That moment has haunted me in the years since. Because, as soon as he said those words, I felt my heart burning within me because I had failed to live into my baptismal identity. He, in a few choice words, had initiated the story of the Good Samaritan, and I was the priest who failed to help the man on the side of the road.
If I hadn’t known Jesus’ parable that the man quoted, I might’ve let it roll off my back like any number of other interactions, but because I knew the story, that moment has haunted me.
On Monday morning I was sitting my office here at the church when a man walked in covered in sweat and asking to talk to the preacher. I invited him into the office and I watched and listened to him share his story. Down on his luck, no job, no home. And immediately, I started sensing a gulf developing between us as I began rehearsing my response in my mind. We get calls here every day from people in the community looking for help; late on rent, overdue on an electric bill, no food in the refrigerator. And we try to help as many as we can, or at least direct them in such a way that they can be helped, but it’s hard not to be suspicious. It’s hard to prevent that sinful side of myself from bubbling to the surface and ignoring the person in need.
Anyway, the man was sharing his story, and before I was able to respond with the same sorts words I’ve used hundreds of times he said, “I just need a ride to Charlotte, NC. I want to start over and my daughter lives there and she’s going to put me up for awhile.”
I apologized and said that I would be unable to drive him myself, but the church would be more than happy to buy him a bus ticket.
I ordered him a ticket for a Megabus leaving that afternoon and then we got in my car and I drove him to a nearby VRE station so that he could get into the city to catch the bus. We talked during the car ride about the change in weather and about Virginian hospitality and a number of other subjects. And when we got to the station I got out of the car to open his door and wish him well, and then he asked to pray for me. Let me say that again, he asked to pray for me, not the other way around. So he wrapped his arms around me and prayed.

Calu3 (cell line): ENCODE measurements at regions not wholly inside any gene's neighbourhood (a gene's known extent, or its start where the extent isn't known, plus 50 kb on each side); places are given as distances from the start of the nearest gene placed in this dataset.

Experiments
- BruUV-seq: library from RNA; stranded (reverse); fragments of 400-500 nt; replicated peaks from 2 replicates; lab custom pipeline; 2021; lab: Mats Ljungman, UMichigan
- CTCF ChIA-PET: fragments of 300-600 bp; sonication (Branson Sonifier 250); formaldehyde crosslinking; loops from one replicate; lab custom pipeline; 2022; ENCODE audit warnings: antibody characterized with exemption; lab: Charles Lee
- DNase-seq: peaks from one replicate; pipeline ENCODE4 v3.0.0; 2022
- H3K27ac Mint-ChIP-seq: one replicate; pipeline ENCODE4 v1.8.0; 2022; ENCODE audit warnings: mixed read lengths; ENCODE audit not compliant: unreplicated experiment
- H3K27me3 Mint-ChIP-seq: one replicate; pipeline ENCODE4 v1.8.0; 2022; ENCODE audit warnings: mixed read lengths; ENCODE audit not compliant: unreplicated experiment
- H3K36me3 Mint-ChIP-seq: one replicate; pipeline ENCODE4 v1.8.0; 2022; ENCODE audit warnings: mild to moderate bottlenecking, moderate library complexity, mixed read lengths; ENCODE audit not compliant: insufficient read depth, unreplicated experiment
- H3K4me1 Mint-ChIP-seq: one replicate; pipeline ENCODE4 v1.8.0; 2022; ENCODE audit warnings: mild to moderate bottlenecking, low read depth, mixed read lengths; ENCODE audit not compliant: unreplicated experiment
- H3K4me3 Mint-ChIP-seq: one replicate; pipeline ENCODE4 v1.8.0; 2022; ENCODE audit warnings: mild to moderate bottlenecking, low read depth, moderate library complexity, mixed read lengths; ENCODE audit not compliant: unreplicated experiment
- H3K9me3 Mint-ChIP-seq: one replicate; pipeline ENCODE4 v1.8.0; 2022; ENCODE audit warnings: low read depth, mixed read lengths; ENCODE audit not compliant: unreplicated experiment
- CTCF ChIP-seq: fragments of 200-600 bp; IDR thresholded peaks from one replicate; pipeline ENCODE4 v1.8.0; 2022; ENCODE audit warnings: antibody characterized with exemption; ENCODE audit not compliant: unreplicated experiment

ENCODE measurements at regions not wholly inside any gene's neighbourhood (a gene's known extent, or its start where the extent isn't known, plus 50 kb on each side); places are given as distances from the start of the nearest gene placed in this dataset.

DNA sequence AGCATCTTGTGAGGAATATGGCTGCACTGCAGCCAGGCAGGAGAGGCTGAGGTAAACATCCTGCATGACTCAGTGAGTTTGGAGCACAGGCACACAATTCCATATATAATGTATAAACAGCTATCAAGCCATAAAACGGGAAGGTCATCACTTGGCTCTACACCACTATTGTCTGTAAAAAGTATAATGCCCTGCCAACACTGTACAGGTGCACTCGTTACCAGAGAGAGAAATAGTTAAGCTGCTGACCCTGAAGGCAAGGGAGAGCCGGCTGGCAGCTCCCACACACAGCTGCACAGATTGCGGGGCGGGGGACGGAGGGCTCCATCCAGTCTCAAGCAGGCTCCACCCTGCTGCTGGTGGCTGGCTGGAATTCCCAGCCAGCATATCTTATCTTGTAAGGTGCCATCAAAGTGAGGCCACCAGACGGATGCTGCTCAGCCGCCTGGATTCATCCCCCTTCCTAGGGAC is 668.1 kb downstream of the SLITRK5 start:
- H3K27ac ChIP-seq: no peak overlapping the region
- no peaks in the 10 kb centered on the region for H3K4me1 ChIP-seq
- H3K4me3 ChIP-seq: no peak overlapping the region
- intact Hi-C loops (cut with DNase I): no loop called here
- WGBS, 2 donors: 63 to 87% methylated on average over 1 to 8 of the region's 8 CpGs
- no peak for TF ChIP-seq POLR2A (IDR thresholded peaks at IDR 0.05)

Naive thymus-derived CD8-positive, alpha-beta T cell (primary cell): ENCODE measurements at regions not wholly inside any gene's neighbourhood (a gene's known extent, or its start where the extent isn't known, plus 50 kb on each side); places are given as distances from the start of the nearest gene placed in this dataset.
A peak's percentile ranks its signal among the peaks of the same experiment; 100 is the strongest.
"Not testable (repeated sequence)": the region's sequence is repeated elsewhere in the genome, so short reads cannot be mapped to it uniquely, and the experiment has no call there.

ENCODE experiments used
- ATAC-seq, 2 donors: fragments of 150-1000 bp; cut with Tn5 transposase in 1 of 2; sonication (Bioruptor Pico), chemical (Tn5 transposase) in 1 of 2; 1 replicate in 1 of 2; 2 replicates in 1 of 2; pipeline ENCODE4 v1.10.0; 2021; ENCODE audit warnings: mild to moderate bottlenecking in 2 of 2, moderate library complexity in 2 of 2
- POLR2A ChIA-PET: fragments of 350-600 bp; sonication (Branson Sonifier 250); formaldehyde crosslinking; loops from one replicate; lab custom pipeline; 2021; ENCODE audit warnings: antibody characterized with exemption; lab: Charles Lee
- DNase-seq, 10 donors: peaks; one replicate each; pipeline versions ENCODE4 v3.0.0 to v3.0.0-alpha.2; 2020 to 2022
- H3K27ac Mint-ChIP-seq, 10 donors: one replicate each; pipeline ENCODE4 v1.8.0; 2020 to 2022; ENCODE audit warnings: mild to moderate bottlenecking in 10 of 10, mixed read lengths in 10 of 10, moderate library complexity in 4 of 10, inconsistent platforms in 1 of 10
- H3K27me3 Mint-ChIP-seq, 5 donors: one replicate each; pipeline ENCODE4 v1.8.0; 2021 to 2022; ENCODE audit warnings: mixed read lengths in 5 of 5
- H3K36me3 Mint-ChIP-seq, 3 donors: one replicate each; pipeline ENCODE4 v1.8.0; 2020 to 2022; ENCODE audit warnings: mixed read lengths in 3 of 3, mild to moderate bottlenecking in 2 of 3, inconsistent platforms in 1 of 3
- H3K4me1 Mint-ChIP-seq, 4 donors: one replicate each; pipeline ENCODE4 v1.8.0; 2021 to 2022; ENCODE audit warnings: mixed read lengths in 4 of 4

After the “amen” he looked at me in the eyes and said, “As you have done onto the least of these, so you have done unto me.” And with that he turned around and walked away.
When I came into work on Tuesday morning there was a message on our answering machine. He had made it to his daughter’s house and wanted to thank the church for its generosity.
I’m not proud of what I did. Sure, I’m happy he made it, and I’m glad that we could offer him some grace, but I’m not proud of what I did; because I didn’t want to do it. I only did it because I knew the story of scripture, and then that man turned it around and left those words resonating in my ears as he walked away.
We study God’s Word because God is always talking to us, only if we have ears to hear. When we know the story that is our story, we become attuned to God’s frequency in the world, we hear the rooster, we see the man in need, and it changes our lives just as God changed the lives of the people we read about in the bible.
If you’re anything like me, if you’re anything like Paul, you want to know Christ and the power of his resurrection. We catch a glimpse of that power and experience it here and now when we study the Word and encounter it in our daily living. We need to study the Word because all of us, sinners and saints, preachers and laypeople, we’re all works in progress. We press on to make Christ’s resurrection our own, because Christ has made us his own.
Beloveds of Cokesbury, I have not made it to perfection, in fact I am far from it, but there is one thing I know for sure: when we know the story that is our story, when we study God’s Word, we can hear God calling to us in Christ Jesus. Amen.